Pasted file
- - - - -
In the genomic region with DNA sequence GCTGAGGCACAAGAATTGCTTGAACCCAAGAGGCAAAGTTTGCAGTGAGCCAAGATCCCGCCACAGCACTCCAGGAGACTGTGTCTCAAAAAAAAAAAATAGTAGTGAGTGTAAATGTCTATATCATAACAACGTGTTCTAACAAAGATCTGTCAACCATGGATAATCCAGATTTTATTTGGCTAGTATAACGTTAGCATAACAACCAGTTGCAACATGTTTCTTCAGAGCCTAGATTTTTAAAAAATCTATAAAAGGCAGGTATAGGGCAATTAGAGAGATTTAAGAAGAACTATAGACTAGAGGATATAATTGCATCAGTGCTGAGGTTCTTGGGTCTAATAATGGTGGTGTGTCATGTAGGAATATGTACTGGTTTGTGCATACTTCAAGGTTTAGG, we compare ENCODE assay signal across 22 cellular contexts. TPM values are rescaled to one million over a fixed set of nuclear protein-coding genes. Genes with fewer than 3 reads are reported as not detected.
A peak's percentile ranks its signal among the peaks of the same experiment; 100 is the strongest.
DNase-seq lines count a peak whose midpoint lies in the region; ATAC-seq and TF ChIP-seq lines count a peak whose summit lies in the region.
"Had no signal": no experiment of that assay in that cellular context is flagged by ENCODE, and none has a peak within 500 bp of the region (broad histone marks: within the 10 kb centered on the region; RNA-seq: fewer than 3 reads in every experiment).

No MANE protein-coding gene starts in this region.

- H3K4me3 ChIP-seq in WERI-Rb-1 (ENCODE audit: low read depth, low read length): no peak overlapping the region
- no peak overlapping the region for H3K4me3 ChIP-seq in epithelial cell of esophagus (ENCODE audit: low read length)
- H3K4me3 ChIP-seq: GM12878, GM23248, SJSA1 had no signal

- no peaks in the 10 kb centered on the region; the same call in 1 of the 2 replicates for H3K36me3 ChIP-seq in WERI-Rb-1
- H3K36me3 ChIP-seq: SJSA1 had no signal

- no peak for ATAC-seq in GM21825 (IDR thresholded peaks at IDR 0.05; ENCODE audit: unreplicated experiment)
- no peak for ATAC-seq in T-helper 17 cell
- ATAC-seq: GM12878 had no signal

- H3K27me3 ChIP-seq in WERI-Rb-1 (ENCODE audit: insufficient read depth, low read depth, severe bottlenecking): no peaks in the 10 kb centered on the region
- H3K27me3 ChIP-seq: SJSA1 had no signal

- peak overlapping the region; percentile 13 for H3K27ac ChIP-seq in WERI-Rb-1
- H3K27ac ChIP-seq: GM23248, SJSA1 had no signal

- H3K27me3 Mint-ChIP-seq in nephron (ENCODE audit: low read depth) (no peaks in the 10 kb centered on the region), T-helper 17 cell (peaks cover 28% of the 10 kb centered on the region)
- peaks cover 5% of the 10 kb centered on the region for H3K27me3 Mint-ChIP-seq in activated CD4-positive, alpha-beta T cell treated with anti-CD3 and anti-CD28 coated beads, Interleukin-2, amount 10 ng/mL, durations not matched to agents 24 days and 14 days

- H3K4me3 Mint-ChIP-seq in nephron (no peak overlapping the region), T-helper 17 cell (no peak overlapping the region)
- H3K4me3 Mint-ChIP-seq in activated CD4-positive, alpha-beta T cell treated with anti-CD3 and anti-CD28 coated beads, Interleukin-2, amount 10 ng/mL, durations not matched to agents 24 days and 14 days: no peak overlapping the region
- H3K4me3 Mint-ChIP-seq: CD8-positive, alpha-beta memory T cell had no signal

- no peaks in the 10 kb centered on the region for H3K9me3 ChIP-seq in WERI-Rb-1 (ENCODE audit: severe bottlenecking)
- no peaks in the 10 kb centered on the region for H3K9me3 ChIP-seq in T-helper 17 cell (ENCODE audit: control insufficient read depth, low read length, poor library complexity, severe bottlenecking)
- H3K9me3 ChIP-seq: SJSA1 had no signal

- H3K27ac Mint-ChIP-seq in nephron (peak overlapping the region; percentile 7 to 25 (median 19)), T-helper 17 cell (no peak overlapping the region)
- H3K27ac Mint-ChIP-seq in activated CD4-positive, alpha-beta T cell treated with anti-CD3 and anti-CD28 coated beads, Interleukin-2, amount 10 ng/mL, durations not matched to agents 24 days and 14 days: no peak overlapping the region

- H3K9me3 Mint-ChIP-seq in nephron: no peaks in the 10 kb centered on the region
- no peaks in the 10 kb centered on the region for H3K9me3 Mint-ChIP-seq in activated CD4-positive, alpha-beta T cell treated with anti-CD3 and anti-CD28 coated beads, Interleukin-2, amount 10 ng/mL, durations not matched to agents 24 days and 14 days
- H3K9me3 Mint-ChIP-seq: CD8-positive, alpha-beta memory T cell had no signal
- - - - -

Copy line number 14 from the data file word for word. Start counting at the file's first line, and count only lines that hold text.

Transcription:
- H3K27me3 ChIP-seq in WERI-Rb-1 (ENCODE audit: insufficient read depth, low read depth, severe bottlenecking): no peaks in the 10 kb centered on the region